It admittedly sounds far-fetched, but the evidence is compelling, beginning with Iqbal’s page on IMDb.com, which lists Star Trek: Discovery as his only credit and features only images of him in full Voq makeup. As The Daily Dot notes, Iqbal has no social-media presence, and is the only member of the show’s central cast not to participate in the promotional tour ahead of the premiere.
That brings us back to Latif, who was originally cast in December as Klingon commanding officer Kol before being announced in April to be instead playing Lt. Tyler. Of course, there are numerous explanations as to why that decision might’ve been made — anything from an allergy to prosthetics to the whims of the producers — but none is as intriguing as a story change that requires secrecy. What’s more, Latif has been listed in Discovery‘s credits from the very beginning, although his character wasn’t introduced until Episode 5, “Choose Your Pain” (those credits do change, most noticeably with the inclusion of guest stars like Michelle Yeoh, James Frain and Rainn Wilson).
If all of that weren’t convincing enough, Yahoo! Movies posed the “Voq as Tyler” theory directly to Latif, who masterfully side-stepped the question: “I rarely read a lot of stuff online, but the publicists have been letting me know. It’s fun that there’s a lot of interest — that’s always a good thing. A lot of the theories are crazy. Some people have some stuff right, and some are way off. But it’s just good to see people interested.” When asked whether he’s ever actually met Iqbal, who’s credited as playing Voq, Latif was interrupted by a CBS publicist, who cheerfully shepherded the actor to his next interview.
But how might all of this intrigue play out on Star Trek: Discovery? Does Voq masquerading as a Starfleet officer make any sense?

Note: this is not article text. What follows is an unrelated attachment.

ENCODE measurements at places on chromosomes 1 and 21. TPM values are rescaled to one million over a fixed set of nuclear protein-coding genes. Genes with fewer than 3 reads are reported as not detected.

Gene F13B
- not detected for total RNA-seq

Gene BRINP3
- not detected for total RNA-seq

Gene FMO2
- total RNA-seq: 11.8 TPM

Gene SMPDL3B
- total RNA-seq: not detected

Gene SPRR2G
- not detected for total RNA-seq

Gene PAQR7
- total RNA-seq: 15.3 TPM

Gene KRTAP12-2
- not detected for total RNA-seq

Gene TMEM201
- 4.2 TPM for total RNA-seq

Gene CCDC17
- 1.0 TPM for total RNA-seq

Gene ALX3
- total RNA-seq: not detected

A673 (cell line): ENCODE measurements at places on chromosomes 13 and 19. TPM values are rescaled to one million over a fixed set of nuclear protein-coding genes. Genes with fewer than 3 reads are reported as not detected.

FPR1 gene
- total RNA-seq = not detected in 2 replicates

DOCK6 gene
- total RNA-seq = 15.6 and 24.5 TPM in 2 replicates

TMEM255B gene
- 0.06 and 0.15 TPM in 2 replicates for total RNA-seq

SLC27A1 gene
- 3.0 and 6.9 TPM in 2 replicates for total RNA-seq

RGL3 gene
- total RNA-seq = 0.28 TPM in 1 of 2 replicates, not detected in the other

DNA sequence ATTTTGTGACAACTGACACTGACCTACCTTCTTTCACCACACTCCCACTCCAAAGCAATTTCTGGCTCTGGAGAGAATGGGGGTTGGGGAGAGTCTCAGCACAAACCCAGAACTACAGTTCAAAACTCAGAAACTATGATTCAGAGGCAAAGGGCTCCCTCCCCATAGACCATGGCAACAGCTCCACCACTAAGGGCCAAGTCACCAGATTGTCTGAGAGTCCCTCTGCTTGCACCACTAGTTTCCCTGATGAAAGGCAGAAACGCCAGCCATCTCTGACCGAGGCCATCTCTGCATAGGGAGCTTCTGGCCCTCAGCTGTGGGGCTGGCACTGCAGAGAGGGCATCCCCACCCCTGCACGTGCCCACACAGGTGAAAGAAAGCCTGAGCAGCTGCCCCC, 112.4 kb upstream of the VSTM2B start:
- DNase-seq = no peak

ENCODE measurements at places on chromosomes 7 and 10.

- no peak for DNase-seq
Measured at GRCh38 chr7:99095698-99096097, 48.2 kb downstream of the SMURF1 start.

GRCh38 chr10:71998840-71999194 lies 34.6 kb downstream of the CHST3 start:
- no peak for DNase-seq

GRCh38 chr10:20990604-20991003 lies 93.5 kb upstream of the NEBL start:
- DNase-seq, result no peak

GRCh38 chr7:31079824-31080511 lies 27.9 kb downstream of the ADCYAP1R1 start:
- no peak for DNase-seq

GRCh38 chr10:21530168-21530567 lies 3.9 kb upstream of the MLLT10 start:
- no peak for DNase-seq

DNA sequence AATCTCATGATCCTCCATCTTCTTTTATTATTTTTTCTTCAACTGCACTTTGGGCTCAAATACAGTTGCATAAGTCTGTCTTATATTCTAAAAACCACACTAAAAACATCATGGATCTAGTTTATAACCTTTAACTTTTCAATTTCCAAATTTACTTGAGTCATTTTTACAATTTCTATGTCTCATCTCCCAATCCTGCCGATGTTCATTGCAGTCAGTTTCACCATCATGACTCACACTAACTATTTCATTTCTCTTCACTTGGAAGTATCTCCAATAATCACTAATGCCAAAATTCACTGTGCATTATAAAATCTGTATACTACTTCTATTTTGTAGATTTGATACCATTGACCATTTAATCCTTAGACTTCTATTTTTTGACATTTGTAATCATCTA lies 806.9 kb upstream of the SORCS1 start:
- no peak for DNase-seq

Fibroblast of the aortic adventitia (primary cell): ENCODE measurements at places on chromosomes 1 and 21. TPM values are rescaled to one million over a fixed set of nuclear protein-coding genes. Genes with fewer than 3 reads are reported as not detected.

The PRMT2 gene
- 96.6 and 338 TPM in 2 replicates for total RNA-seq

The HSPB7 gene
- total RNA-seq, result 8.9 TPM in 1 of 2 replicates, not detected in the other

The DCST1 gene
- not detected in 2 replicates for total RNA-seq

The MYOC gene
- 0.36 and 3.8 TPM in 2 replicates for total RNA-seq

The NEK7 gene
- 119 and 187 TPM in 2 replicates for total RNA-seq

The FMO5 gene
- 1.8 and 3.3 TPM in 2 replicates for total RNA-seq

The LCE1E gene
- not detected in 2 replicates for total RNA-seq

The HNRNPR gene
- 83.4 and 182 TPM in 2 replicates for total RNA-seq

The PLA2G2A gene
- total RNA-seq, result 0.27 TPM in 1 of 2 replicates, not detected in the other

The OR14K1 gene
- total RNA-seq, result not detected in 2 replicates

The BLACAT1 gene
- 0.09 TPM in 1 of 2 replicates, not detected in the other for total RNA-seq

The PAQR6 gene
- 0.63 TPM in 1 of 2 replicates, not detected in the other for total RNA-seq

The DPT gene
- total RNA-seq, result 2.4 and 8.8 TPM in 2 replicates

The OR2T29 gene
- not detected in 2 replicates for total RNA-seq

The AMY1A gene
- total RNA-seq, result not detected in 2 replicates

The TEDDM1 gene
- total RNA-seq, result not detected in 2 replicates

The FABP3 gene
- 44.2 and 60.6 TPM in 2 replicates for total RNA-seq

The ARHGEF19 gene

Star Trek has a long history of characters disguising themselves as other races, most frequently Federation officers undergoing cosmetic surgery to pass as Romulans. However, we’ve also seen a Cardassian being altered to look like a Bajoran, and, perhaps most relevantly, a Klingon spy posing as a human Federation official in The Original Series episode “The Trouble With Tribbles” to sabotage colonization efforts by poisoning a grain supply. Likewise, the Klingon augment virus, introduced by the franchise to explain away the dramatic change in the physical appearance of Klingons between TOS and the feature films, provides canonical evidence for the Empire’s experimentation using DNA from genetically modified human embryos, left over from the Eugenic Wars on Earth that produced Khan Noonien Singh & Co.
By the time of Discovery, set a decade before the events of TOS, the augment virus had existed for a century. Its outbreak, as depicted in Star Trek: Enterprise, triggered fears that the infected and their descendants, who lost their ridges, would become outcasts due to their more human appearance. That anxiety meshes with the radical Klingons introduced on Discovery who view the United Federation of Planets as an existential threat to their identity. “Remain Klingon!” became the mantra for Voq, L’Rell and the late T’Kuvma, in response to Federation encroachment.
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